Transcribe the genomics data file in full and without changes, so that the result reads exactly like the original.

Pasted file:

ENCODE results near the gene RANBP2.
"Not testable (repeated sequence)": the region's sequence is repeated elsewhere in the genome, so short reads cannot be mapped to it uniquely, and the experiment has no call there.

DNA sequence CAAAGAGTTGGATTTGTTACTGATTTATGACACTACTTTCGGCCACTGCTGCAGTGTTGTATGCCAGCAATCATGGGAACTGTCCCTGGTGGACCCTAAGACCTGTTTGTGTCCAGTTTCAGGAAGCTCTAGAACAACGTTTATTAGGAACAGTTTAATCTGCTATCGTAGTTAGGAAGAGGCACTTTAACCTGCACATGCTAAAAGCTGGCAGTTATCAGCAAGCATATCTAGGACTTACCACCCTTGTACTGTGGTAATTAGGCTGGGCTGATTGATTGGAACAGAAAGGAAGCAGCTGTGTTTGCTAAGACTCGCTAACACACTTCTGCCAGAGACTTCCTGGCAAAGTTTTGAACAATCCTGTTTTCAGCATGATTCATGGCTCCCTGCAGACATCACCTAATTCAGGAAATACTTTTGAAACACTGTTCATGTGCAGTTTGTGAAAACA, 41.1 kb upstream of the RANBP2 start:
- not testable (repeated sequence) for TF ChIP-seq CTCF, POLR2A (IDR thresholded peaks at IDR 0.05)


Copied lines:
ENCODE results near the gene RANBP2.
"Not testable (repeated sequence)": the region's sequence is repeated elsewhere in the genome, so short reads cannot be mapped to it uniquely, and the experiment has no call there.

DNA sequence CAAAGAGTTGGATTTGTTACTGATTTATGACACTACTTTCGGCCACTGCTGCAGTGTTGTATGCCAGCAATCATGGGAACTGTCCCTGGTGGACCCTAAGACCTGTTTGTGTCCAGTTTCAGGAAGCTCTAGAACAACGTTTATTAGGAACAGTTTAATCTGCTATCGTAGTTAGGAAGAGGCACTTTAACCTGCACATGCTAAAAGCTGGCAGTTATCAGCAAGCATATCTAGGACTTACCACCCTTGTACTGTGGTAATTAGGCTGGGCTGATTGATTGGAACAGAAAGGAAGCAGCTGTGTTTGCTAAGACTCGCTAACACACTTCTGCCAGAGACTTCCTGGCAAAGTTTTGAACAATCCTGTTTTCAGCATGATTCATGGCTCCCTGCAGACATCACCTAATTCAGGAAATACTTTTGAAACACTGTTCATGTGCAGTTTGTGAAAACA, 41.1 kb upstream of the RANBP2 start:
- not testable (repeated sequence) for TF ChIP-seq CTCF, POLR2A (IDR thresholded peaks at IDR 0.05)